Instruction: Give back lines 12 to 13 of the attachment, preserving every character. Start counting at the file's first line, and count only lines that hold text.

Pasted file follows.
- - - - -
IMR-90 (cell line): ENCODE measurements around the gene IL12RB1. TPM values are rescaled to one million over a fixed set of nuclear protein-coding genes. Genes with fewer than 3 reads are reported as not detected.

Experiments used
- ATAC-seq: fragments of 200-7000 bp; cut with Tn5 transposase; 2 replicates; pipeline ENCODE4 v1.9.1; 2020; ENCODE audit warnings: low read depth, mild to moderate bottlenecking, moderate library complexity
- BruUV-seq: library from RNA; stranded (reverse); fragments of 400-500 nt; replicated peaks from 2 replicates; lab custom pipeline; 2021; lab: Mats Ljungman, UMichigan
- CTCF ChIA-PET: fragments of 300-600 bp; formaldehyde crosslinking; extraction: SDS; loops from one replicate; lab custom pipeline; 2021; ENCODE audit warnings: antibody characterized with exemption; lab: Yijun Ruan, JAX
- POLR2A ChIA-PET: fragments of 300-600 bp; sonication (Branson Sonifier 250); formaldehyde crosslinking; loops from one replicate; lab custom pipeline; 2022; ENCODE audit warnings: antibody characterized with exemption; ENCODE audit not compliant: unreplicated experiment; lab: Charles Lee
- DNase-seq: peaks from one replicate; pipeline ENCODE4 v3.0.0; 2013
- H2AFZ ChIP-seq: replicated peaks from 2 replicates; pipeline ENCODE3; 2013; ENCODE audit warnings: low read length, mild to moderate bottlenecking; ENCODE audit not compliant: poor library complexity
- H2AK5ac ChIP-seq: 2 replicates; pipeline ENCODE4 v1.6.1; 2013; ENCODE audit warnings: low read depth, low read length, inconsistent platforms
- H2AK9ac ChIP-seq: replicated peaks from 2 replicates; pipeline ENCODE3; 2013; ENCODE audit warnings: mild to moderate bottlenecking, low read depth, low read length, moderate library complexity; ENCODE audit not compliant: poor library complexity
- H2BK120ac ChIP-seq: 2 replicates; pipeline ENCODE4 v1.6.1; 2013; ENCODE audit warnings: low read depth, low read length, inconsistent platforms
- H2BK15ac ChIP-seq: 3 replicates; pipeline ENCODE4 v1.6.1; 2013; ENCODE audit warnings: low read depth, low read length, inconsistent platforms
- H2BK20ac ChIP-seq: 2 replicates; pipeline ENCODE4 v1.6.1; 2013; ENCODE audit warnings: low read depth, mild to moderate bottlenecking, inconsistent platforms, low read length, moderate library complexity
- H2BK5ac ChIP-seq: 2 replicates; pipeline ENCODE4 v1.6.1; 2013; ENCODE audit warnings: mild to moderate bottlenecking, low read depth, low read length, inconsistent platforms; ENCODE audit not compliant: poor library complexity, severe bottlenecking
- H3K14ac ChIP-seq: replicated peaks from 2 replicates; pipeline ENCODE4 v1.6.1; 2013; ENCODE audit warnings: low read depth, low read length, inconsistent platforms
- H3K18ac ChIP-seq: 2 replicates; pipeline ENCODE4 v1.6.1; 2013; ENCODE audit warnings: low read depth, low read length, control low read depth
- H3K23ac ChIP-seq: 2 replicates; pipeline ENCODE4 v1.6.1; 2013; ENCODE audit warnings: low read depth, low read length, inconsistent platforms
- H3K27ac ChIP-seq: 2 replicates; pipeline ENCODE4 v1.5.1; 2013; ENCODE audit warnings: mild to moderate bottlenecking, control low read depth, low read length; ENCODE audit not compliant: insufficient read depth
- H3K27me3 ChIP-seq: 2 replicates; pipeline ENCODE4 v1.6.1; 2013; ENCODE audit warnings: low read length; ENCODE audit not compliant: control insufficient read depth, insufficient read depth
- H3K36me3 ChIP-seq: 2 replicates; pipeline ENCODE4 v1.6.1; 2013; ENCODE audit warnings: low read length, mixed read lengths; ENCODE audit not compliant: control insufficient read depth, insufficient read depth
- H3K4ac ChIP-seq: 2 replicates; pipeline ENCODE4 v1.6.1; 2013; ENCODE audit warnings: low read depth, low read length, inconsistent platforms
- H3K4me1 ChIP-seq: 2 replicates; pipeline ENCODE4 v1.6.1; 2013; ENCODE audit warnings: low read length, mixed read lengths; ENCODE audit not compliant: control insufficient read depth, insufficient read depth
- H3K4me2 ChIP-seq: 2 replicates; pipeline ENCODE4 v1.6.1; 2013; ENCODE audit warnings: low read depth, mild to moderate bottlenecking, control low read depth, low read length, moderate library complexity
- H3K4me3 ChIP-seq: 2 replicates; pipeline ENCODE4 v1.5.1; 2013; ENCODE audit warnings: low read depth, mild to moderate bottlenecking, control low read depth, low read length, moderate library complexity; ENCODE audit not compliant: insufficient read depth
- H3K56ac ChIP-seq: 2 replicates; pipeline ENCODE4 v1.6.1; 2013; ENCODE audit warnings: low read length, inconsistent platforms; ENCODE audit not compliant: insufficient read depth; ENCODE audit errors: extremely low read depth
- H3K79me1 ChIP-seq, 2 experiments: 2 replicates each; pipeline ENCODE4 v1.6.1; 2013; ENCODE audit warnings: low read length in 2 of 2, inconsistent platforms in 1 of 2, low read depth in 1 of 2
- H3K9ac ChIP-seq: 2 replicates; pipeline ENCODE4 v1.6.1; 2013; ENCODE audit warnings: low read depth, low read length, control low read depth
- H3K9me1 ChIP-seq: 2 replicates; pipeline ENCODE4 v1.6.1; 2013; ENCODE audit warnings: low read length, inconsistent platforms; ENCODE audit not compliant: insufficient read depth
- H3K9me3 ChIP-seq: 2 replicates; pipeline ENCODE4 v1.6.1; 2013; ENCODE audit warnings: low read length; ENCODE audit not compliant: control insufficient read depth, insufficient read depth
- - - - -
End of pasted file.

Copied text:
- H2BK15ac ChIP-seq: 3 replicates; pipeline ENCODE4 v1.6.1; 2013; ENCODE audit warnings: low read depth, low read length, inconsistent platforms
- H2BK20ac ChIP-seq: 2 replicates; pipeline ENCODE4 v1.6.1; 2013; ENCODE audit warnings: low read depth, mild to moderate bottlenecking, inconsistent platforms, low read length, moderate library complexity